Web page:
4. Use Lighting Controls. When you can manually dim a light or have an automated light turn on, needless electricity isn’t wasted. Dimmers, a simple device, can be added to most lighting design systems. Dimmers are a smart green investment when remodeling your kitchen.

Inexpensive. Efficient. Reliable. These are the three hallmarks of a dimmer switch. It can also create the right mood or ambiance and, of course, install LED lights—the most energy efficient type of bulb, which can burn brightly for 15-25 years before needing to be replaced. Indoor motions censor lights, and timer lights, are also terrific energy savers . . . triggered to go at specific times, or with censors, lighting up an area only when someone enters a room.

5. Apply Passive Architecture. The notion of using available daylight or natural light to illuminate a room as been around for centuries. When remodeling, pay strict attention to the direction the room is facing and you’ll recognize many options for using natural light. Changes to a room’s architecture will change lighting dynamics. Be mindful of layering lights, too, that is,  combining lights in different ways to generate the right illumination.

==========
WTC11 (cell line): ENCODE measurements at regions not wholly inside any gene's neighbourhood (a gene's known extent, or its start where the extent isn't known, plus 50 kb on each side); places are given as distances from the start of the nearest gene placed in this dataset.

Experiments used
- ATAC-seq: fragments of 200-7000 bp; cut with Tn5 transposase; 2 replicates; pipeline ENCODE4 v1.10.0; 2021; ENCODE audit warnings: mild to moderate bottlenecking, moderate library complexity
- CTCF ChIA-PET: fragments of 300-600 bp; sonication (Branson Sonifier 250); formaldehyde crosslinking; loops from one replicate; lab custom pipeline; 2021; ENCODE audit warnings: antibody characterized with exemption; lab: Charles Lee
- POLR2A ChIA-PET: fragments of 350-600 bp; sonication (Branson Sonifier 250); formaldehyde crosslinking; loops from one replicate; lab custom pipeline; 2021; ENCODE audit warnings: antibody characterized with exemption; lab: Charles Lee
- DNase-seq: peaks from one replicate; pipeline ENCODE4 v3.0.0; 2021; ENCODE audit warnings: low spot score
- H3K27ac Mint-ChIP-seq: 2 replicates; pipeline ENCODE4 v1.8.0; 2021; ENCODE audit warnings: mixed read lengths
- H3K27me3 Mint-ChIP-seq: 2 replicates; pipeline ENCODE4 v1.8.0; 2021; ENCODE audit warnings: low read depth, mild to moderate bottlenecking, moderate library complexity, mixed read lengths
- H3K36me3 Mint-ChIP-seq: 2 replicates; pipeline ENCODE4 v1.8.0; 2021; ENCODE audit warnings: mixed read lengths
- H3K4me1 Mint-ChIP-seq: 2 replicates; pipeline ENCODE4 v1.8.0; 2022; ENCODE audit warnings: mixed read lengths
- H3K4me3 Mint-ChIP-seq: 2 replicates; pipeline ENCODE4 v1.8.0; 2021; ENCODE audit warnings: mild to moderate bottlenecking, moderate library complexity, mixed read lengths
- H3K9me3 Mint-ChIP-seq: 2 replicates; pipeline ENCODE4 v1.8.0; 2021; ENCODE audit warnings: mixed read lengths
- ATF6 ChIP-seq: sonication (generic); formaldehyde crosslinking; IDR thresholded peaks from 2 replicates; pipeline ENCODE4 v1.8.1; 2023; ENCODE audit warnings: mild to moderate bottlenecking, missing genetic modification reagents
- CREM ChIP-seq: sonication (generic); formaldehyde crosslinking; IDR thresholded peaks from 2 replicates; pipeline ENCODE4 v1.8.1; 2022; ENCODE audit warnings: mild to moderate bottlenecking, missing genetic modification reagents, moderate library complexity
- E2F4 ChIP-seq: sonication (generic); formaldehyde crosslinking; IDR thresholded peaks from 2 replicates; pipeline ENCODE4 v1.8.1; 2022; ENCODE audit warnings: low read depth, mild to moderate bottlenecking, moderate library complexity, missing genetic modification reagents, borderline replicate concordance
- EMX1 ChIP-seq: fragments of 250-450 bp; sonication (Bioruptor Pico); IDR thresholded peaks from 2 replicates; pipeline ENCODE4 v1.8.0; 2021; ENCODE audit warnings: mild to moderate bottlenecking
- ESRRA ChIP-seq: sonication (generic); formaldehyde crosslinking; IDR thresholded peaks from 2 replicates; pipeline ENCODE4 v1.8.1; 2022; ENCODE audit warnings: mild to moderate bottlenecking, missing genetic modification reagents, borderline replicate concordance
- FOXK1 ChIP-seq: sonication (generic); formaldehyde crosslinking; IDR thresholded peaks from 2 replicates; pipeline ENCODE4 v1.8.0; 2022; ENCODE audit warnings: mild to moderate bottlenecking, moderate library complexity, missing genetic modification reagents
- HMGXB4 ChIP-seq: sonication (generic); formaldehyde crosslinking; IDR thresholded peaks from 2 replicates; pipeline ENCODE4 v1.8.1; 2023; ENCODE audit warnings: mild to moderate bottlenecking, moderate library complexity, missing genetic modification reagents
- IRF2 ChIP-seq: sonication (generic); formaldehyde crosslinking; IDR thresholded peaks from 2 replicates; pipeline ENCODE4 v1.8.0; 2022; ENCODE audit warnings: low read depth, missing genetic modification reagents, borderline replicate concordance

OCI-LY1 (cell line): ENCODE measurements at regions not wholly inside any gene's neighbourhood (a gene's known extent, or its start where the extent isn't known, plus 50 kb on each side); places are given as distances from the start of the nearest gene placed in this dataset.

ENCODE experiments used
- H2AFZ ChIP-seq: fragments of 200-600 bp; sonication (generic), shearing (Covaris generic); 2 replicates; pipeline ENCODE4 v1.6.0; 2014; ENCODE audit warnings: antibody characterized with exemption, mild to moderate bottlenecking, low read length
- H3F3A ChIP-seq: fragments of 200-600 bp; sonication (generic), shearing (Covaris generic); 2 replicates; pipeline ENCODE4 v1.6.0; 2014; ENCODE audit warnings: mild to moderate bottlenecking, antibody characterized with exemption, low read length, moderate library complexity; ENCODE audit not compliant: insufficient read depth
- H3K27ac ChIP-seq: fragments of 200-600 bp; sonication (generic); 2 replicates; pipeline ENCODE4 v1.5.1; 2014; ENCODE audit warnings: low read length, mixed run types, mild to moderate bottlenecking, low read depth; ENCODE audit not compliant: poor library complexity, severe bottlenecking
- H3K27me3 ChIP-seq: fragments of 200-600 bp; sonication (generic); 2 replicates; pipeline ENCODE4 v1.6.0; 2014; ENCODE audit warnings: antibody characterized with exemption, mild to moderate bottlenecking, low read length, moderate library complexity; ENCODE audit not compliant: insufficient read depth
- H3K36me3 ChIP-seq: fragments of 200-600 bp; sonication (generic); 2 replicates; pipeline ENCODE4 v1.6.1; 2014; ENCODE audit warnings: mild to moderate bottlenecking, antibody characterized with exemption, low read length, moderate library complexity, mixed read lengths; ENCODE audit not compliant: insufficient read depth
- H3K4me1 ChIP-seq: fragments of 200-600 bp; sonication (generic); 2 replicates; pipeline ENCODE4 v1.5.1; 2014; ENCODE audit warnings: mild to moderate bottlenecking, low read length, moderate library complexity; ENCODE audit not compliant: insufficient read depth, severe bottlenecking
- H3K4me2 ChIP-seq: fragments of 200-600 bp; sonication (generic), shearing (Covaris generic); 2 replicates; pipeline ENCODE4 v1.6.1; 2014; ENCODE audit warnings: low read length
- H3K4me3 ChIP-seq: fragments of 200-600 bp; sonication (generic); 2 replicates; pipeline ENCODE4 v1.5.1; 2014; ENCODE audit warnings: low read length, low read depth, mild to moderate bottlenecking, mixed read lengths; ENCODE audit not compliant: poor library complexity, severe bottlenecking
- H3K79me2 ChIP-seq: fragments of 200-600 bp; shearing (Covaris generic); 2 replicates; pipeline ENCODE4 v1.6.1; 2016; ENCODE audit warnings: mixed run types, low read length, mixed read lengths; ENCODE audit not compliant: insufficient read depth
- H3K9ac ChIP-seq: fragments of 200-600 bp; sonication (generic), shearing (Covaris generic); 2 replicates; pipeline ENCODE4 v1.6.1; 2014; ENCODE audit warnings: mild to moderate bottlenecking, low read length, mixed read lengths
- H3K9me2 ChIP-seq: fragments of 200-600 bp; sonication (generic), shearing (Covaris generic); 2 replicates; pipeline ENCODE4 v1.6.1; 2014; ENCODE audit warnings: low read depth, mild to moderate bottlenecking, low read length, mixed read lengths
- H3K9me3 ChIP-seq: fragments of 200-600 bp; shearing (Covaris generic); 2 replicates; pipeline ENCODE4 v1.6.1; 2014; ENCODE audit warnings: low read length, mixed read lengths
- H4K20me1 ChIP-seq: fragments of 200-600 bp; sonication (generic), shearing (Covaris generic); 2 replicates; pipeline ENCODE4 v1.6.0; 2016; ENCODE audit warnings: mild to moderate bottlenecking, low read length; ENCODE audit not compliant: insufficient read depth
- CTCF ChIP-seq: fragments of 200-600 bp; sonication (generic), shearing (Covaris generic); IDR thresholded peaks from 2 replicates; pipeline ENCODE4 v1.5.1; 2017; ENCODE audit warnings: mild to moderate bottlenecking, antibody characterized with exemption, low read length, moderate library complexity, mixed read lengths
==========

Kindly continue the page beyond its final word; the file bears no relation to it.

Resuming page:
For daylight to serve as the main lighting source, a minimum of 5% of the room floor should be a window area and include a low-
emissivity (Low-E) coating to reduce glare. Low-E will play a role a crucial role in heat gain during the summer and heat loss during winter.

Path Lighting: Guidelines

LED Path LightingGeneral Guidelines for Path Lighting

Start with a lighting plan — at minimum a drawing that maps things out visually. But more importantly, first clarify the main points you want to achieve: aesthetic improvements, enhanced security or simply adding financial value to your home.

Keep in mind that besides aesthetics and security, the main appeal of path lighting is to have lights which illuminate a path! So think creatively when placing fixtures — staggering them for variation and avoiding rigid symmetry. Experiment with placing path lights in bushes and other areas around a yard for novelty and excitement. On average, place light 10-15 feet apart, but this may vary by design.  Down lights  can be positioned from a tree to illuminate a path.

The Basics

You will need  fixtures, cables, lights and a transformer to begin your lighting project. Each component will vary in price by style and manufacturer. You can select inexpensive plastic fixtures that run a few dollars to brass or copper ones that cost several hundred dollars apiece. The old adage “You get what you pay for” often holds true for fixtures. So be mindful of making a purchase based on price alone.